Four of the five lemurs have already been adopted. But, we still have one more that needs a loving parent(s). If you are interested in adopting the remaining lemur, please contact us.

The lemur enclosure is really coming along as well. The main structure has been completed and fencing is being put up. The indoor housing structure that will be heated to keep the primates warm during the colder months is almost done. We are still working on installing platforms, nesting areas, and lots of ropes for them to swing on.

Due to overwhelming amount of work that had to be done in a very short time period, the lemurs’ arrival has been delayed a week. They are now scheduled to arrive on the 13th. You can see some our progress on the habitat in the pictures below. We still have a lot to do, and the lemurs are coming so soon, so please let us know if you can help. We can use as many hands on deck as possible to make sure that these cute little guys have the best home possible!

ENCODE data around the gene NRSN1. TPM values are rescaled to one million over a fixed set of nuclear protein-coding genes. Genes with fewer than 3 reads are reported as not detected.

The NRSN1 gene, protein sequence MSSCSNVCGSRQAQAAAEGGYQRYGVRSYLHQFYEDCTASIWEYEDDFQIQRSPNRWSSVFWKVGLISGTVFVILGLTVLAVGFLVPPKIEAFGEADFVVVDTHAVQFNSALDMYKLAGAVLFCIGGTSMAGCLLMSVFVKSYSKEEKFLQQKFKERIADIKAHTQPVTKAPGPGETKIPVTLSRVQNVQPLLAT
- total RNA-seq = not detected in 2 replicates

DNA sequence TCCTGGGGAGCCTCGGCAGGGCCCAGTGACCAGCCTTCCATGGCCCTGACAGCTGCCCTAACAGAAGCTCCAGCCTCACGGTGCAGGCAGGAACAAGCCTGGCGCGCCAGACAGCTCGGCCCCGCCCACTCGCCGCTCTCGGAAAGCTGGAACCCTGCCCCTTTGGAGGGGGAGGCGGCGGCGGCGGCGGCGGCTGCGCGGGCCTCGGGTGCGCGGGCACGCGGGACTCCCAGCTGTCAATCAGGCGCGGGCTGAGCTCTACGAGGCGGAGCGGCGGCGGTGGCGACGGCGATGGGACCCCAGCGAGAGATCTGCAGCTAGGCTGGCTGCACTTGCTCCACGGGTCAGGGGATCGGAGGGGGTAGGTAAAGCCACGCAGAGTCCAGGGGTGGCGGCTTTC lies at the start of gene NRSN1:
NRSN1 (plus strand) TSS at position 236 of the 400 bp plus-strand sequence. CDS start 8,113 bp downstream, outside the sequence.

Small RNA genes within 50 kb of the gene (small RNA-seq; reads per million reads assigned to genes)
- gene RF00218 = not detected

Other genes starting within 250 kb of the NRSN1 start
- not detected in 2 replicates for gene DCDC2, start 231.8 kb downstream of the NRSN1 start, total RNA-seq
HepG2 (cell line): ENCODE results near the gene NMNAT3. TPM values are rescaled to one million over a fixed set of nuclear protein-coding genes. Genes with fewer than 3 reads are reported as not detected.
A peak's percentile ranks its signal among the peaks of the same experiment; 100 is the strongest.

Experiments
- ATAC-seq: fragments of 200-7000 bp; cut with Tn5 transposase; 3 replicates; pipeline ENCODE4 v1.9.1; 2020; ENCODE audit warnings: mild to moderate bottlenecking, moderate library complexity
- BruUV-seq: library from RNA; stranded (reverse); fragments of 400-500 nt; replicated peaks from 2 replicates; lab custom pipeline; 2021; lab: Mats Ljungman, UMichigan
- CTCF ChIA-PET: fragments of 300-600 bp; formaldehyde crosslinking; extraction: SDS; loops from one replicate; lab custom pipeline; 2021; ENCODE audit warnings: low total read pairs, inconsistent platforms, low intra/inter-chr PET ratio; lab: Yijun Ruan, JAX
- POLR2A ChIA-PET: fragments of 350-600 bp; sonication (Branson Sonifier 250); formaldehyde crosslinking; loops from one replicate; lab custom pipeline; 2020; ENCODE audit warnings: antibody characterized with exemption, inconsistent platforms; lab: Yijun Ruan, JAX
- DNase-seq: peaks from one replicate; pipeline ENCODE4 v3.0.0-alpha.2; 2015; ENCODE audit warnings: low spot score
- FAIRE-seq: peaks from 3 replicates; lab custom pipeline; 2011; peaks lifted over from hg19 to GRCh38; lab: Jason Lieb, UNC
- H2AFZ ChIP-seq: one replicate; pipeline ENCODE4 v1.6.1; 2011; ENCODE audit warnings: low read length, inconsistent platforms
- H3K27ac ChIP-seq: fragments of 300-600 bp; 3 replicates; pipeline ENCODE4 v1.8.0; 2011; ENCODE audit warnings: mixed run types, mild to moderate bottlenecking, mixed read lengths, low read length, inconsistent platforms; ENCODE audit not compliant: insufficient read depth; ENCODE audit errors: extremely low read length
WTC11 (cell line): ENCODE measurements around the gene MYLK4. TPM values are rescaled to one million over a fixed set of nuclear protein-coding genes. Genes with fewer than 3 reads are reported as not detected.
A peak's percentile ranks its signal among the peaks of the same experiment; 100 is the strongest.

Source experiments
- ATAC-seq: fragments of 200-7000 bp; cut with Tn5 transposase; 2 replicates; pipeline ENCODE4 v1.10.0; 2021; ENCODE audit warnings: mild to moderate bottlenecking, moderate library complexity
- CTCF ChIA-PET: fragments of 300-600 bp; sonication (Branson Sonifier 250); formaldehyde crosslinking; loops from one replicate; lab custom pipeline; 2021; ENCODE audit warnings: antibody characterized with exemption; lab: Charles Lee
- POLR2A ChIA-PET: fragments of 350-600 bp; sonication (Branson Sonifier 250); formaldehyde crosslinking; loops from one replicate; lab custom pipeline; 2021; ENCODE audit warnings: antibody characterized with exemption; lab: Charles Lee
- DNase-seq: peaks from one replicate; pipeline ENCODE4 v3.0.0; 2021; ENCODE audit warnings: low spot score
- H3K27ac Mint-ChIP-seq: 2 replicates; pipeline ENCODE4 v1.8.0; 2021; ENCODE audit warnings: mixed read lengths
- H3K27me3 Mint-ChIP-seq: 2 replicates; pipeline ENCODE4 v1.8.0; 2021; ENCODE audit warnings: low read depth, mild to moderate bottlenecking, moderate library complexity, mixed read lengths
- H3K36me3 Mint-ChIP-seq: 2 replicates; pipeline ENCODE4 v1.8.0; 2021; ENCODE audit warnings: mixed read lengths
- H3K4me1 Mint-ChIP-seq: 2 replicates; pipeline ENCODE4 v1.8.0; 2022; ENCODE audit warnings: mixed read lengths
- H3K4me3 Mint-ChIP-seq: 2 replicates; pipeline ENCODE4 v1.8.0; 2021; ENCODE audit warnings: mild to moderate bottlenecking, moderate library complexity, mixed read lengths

Information and Facts
about Lemurs

lemur facts
lemur information
types of lemurs

Lemur Information 

Ring-Tailed Lemurs, Black Lemurs,
Red Ruffed Lemurs, Gray Mouse Lemurs, Golden Crowned Sifakas and more

There are many wonderful facts about the Lemur that you may be interested in learning about. They can help you to have a new appreciation for these delightful animals. The Lemur is a native of Madagascar. They are also found at Comoro Islands.  The Comoros Islands (Shikomori Komori; Arabic جزر القمر Juzur al-Qamar; French Les Comores) form an archipelago of volcanic islands situated off the south-east coast of Africa, to the east of Mozambique and north-west of Madagascar.